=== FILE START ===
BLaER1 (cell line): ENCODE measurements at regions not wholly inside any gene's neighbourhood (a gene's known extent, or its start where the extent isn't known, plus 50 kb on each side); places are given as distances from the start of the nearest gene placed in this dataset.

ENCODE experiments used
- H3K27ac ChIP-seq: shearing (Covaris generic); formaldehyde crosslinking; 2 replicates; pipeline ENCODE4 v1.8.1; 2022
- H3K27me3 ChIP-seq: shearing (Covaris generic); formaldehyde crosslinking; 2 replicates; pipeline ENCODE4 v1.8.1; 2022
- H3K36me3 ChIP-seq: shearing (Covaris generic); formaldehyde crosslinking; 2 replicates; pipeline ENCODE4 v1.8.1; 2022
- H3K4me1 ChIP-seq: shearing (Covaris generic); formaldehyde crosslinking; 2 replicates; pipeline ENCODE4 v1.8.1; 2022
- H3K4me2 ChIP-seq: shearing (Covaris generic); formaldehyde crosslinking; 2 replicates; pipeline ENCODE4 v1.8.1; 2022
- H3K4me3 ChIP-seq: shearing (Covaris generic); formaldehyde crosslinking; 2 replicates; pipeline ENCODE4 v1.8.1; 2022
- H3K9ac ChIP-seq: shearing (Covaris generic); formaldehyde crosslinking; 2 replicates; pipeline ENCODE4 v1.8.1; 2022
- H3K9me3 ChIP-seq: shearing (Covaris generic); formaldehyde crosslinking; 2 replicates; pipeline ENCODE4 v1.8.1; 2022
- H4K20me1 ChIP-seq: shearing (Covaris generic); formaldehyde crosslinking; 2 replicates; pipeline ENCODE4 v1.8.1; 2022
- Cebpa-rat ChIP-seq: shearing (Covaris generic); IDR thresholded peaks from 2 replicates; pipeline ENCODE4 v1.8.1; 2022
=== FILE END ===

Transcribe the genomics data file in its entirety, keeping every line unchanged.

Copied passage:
BLaER1 (cell line): ENCODE measurements at regions not wholly inside any gene's neighbourhood (a gene's known extent, or its start where the extent isn't known, plus 50 kb on each side); places are given as distances from the start of the nearest gene placed in this dataset.

ENCODE experiments used
- H3K27ac ChIP-seq: shearing (Covaris generic); formaldehyde crosslinking; 2 replicates; pipeline ENCODE4 v1.8.1; 2022
- H3K27me3 ChIP-seq: shearing (Covaris generic); formaldehyde crosslinking; 2 replicates; pipeline ENCODE4 v1.8.1; 2022
- H3K36me3 ChIP-seq: shearing (Covaris generic); formaldehyde crosslinking; 2 replicates; pipeline ENCODE4 v1.8.1; 2022
- H3K4me1 ChIP-seq: shearing (Covaris generic); formaldehyde crosslinking; 2 replicates; pipeline ENCODE4 v1.8.1; 2022
- H3K4me2 ChIP-seq: shearing (Covaris generic); formaldehyde crosslinking; 2 replicates; pipeline ENCODE4 v1.8.1; 2022
- H3K4me3 ChIP-seq: shearing (Covaris generic); formaldehyde crosslinking; 2 replicates; pipeline ENCODE4 v1.8.1; 2022
- H3K9ac ChIP-seq: shearing (Covaris generic); formaldehyde crosslinking; 2 replicates; pipeline ENCODE4 v1.8.1; 2022
- H3K9me3 ChIP-seq: shearing (Covaris generic); formaldehyde crosslinking; 2 replicates; pipeline ENCODE4 v1.8.1; 2022
- H4K20me1 ChIP-seq: shearing (Covaris generic); formaldehyde crosslinking; 2 replicates; pipeline ENCODE4 v1.8.1; 2022
- Cebpa-rat ChIP-seq: shearing (Covaris generic); IDR thresholded peaks from 2 replicates; pipeline ENCODE4 v1.8.1; 2022